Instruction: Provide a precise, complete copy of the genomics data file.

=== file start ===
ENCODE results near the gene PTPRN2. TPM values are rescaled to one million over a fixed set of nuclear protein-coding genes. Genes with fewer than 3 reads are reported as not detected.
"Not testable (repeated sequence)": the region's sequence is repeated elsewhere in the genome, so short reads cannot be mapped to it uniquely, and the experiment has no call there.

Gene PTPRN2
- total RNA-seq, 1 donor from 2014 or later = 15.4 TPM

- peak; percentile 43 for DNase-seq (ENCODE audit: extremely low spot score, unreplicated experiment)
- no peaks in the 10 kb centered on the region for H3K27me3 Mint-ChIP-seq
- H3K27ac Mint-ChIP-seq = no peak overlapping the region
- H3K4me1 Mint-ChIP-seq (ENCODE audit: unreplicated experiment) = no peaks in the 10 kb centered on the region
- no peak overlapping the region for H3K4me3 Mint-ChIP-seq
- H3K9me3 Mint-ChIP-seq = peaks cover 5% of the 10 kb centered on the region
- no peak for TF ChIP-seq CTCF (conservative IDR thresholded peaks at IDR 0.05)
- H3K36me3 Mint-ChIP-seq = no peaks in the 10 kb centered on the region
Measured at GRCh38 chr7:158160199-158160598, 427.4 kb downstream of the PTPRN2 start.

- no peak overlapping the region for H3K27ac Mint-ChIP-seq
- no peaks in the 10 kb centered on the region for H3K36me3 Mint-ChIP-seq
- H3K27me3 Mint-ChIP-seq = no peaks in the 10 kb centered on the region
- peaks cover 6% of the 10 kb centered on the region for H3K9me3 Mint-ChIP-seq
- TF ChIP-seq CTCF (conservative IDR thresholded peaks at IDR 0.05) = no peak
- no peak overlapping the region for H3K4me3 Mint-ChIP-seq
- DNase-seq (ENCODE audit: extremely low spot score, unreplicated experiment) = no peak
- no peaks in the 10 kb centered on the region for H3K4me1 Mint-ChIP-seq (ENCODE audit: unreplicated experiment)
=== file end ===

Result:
ENCODE results near the gene PTPRN2. TPM values are rescaled to one million over a fixed set of nuclear protein-coding genes. Genes with fewer than 3 reads are reported as not detected.
"Not testable (repeated sequence)": the region's sequence is repeated elsewhere in the genome, so short reads cannot be mapped to it uniquely, and the experiment has no call there.

Gene PTPRN2
- total RNA-seq, 1 donor from 2014 or later = 15.4 TPM

- peak; percentile 43 for DNase-seq (ENCODE audit: extremely low spot score, unreplicated experiment)
- no peaks in the 10 kb centered on the region for H3K27me3 Mint-ChIP-seq
- H3K27ac Mint-ChIP-seq = no peak overlapping the region
- H3K4me1 Mint-ChIP-seq (ENCODE audit: unreplicated experiment) = no peaks in the 10 kb centered on the region
- no peak overlapping the region for H3K4me3 Mint-ChIP-seq
- H3K9me3 Mint-ChIP-seq = peaks cover 5% of the 10 kb centered on the region
- no peak for TF ChIP-seq CTCF (conservative IDR thresholded peaks at IDR 0.05)
- H3K36me3 Mint-ChIP-seq = no peaks in the 10 kb centered on the region
Measured at GRCh38 chr7:158160199-158160598, 427.4 kb downstream of the PTPRN2 start.

- no peak overlapping the region for H3K27ac Mint-ChIP-seq
- no peaks in the 10 kb centered on the region for H3K36me3 Mint-ChIP-seq
- H3K27me3 Mint-ChIP-seq = no peaks in the 10 kb centered on the region
- peaks cover 6% of the 10 kb centered on the region for H3K9me3 Mint-ChIP-seq
- TF ChIP-seq CTCF (conservative IDR thresholded peaks at IDR 0.05) = no peak
- no peak overlapping the region for H3K4me3 Mint-ChIP-seq
- DNase-seq (ENCODE audit: extremely low spot score, unreplicated experiment) = no peak
- no peaks in the 10 kb centered on the region for H3K4me1 Mint-ChIP-seq (ENCODE audit: unreplicated experiment)